It’s damn near impossible to achieve a long-term goal without motivation. Motivation is a hard thing to come by. But you know what makes motivation a consistent aspect in your daily life? Other motivated people and/or a like-minded community.

I bet you’ve heard this before and you might be thinking “Well, obviously…”. But what have you done to surround yourself by other motivated people lately? There’s a social component when it comes to making progress in your personal and professional endeavors.

Here’s a challenge. Make a list of all the people close to you. Pick the names of 5 people that truly motivate you.

Did you come up with all 5? If you did, you’re very fortunate and have clearly done a good job of keeping a solid circle of inspiration.

But to those that haven’t, think of this as a wake-up call. You’re probably not utilizing your full potential. You could be improving quicker.

The Power of a Community

When I was in high school, I started taking private art lessons from a woman that lived in my town. My mother would pick me up after the lesson every day and over time, she became close friends with my art teacher. My mother eventually started the taking art classes too. She loved it! This continued for a while until sadly, one day, our teacher unexpectedly passed from a medical condition.

My mother was devastated, but kept up with the art, almost as a homage to her friend. It was something she would dabble with here and there on the weekends as a casual hobby.

A couple years ago when she officially retired from her job in education, she decided to join an artist’s guild. She immediately became immersed in the community and began painting full time. I visited her at the guild’s open studio a couple months ago and was overwhelmed by the creative energy radiating from this collective of artists. I met with my mother and all of her friends and they showed me their studios and recent work. It was an incredible experience.

Since she joined the guild, my mother has been improving at an incredible rate and has never been so excited to create. She has even started paying the bills from selling her art. My mother is a driven person, which is obvious given the fact that she didn’t put the brush down when her friend died, but I firmly believe that a lot of her creative motivation and development came when she found a community of like-minded artists that support and encourage each other.

How a Community Helps

It’s simple. When you’re around driven people, it rubs off on you, and here are several reasons why:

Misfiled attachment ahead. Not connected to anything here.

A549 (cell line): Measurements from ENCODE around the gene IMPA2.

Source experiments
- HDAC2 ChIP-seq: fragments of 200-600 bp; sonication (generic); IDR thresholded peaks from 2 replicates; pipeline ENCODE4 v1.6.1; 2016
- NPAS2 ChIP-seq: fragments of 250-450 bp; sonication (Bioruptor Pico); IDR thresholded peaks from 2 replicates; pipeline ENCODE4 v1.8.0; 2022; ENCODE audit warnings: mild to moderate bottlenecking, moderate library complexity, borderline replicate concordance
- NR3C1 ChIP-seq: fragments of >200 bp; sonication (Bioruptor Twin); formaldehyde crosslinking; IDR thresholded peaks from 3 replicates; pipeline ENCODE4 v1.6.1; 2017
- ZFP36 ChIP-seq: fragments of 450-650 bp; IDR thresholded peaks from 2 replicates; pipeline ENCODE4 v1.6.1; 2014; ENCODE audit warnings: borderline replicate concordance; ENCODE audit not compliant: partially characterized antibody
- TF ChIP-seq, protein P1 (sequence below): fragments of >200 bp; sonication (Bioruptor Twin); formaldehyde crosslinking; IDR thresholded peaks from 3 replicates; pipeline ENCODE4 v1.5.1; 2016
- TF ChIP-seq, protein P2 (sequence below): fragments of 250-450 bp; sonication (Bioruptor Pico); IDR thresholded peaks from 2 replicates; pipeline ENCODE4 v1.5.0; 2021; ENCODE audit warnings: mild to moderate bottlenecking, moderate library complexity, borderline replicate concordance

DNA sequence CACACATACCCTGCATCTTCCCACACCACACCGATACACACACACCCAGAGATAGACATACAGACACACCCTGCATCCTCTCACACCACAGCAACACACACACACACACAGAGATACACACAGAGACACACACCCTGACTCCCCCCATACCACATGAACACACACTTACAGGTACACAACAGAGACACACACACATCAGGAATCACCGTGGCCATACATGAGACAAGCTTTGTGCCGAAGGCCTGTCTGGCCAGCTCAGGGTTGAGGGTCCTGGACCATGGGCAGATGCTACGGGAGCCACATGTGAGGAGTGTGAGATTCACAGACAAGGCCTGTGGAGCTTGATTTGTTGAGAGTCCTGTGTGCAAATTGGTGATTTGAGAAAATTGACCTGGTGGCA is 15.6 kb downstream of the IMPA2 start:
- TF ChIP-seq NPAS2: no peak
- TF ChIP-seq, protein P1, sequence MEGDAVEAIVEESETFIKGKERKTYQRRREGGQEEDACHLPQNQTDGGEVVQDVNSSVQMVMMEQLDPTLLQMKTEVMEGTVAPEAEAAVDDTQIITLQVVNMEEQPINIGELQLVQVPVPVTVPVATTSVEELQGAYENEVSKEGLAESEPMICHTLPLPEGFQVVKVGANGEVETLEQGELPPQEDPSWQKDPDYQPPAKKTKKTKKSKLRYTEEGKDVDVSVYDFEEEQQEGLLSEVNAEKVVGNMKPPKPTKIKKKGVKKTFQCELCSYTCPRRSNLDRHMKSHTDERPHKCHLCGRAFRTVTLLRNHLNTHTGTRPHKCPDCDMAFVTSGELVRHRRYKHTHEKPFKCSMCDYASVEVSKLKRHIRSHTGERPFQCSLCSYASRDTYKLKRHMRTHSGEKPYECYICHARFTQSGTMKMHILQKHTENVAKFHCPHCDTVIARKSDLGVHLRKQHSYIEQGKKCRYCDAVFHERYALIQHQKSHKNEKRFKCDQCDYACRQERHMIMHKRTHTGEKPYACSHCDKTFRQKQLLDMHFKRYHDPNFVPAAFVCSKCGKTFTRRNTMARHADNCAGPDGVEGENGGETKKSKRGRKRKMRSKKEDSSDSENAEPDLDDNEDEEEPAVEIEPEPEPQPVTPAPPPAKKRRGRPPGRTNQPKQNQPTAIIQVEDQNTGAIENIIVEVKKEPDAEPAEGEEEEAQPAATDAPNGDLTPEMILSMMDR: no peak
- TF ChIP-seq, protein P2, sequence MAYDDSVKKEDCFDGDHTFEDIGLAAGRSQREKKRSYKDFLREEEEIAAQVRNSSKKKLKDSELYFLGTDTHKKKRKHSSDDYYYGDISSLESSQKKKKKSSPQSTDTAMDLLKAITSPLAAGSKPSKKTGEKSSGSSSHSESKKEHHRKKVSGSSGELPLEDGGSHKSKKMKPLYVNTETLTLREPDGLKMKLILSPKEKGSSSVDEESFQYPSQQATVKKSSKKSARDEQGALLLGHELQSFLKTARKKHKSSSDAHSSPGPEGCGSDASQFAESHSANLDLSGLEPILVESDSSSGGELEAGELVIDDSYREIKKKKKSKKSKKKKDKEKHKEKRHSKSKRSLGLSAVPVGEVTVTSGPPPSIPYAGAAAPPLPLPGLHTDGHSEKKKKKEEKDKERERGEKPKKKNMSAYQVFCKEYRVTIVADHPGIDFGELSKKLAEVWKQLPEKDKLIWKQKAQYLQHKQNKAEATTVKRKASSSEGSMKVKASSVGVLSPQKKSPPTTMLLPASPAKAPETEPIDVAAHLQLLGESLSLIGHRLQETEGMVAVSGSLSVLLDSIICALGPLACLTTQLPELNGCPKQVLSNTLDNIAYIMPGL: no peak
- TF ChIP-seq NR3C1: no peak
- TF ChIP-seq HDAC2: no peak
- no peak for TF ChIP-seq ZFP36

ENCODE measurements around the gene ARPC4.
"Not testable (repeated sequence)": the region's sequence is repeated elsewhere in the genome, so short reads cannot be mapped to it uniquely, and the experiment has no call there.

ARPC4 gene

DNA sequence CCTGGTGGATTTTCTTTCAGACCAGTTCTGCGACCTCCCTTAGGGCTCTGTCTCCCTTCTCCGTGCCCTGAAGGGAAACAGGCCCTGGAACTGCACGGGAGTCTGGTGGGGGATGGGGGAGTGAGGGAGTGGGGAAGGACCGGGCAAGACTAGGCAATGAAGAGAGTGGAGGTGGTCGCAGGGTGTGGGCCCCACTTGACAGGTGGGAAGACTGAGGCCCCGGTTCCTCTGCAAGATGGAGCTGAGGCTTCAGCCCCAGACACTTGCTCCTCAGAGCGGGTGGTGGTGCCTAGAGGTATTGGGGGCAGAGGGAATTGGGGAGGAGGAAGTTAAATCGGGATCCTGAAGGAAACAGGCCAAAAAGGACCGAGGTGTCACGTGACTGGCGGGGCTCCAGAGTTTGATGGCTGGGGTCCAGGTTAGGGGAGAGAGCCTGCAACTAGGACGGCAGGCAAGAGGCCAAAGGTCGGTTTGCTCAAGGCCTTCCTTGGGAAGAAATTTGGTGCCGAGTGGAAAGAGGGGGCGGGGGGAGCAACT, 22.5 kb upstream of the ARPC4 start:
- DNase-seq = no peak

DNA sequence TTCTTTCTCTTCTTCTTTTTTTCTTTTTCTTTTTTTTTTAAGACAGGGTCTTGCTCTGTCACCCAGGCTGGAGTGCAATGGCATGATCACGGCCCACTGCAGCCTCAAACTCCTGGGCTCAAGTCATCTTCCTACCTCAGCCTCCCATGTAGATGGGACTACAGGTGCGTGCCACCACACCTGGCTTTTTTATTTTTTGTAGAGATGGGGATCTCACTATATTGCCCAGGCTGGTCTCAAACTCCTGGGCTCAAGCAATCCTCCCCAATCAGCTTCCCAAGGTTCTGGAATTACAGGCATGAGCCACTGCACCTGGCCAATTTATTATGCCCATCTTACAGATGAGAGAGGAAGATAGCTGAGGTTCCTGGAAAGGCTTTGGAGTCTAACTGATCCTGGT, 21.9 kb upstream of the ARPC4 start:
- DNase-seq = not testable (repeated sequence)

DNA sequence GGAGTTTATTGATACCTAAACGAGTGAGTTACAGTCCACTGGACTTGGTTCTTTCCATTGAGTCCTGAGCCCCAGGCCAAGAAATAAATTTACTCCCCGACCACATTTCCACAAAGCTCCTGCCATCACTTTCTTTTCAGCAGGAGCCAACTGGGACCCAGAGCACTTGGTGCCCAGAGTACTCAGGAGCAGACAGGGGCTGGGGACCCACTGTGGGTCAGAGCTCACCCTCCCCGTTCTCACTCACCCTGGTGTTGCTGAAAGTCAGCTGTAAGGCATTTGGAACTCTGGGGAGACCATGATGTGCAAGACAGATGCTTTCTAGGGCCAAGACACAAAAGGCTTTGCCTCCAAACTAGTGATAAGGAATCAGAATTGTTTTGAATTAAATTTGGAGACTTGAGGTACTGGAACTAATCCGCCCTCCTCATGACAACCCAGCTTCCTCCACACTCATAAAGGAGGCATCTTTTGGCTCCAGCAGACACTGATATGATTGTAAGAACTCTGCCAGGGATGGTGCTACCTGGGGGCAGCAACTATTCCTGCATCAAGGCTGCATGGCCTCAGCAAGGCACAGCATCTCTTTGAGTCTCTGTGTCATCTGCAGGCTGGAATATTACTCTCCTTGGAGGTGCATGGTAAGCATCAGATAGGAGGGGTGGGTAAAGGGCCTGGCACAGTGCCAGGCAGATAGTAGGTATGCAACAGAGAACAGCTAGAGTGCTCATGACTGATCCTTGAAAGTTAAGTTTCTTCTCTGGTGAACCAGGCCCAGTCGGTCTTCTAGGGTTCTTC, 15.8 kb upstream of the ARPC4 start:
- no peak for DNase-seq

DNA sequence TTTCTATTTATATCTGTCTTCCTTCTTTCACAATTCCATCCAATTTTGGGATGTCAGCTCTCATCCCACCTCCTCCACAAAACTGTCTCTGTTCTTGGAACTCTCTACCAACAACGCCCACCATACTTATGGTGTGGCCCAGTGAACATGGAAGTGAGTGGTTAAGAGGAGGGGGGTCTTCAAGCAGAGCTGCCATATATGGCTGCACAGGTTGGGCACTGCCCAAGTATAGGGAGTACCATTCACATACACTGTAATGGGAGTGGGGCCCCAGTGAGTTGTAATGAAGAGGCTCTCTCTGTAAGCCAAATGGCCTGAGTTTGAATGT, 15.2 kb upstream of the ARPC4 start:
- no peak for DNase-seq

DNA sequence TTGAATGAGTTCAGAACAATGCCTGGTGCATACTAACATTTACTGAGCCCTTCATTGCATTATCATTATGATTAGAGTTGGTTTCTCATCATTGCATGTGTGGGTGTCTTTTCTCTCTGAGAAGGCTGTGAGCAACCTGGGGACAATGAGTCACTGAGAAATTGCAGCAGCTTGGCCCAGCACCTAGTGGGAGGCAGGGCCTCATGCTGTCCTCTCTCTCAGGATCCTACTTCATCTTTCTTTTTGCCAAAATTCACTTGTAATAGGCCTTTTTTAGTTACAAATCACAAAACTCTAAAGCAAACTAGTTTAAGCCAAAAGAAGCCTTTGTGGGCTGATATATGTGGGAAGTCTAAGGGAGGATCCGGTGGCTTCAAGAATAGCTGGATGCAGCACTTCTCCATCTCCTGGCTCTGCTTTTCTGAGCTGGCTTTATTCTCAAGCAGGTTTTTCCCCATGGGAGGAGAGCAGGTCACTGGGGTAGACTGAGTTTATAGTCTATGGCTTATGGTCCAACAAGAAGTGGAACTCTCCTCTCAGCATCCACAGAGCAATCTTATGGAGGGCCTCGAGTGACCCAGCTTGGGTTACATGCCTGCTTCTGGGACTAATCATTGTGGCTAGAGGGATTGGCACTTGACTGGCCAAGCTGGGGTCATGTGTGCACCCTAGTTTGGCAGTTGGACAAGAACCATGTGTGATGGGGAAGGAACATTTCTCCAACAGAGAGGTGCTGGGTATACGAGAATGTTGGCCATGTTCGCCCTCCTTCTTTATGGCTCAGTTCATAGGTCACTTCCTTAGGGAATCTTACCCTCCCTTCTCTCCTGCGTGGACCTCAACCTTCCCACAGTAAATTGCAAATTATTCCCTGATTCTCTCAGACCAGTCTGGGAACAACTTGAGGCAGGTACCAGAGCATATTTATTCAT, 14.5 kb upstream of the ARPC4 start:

• When you’re around someone who is making progress, its harder for you to find an excuse as to why you can’t possess the same drive in your own work. It’s almost a competitive mentality — without the actual competition.
  • When you’re having an off day or if you’re frustrated and want to throw in the towel, there will people there to encourage you to keep pushing forward.
  • Multiple heads are better than one. If you work together, your community will give you ideas that you would never have come up with on your own.
  • If you reverse the roles of the previous three bullets and provide this inspiration for other people in your community, they will look up to you and value your encouragement. It’s a two-way street.

You’re only as good as the people you surround yourself by.

It makes a lot of sense, doesn’t it? There’s no better way to get motivated than to surround yourself with other motivated people. There are people out there that share the same passion and drive as you — you just need to find them.

If these people aren’t readily available, try searching Meetup for something that interests you — even if it’s not completely in line with your passion. You’re bound to meet a lot of interesting people. Who knows, someone you meet might change your life in ways you couldn’t have foreseen.

The takeaway here is that surrounding yourself with like-minded people will benefit you in many ways. If you’re an artist, surrounding yourself with other artists is ideal, but that’s not say you won’t find inspiring people in other facets of life. Not all of my close friends are hand-lettering artists, or even artists for that matter. But they’re smart people that never give up.

If you know people like that, hold them close. Share your stories and listen to theirs. Encourage them and they’ll encourage you.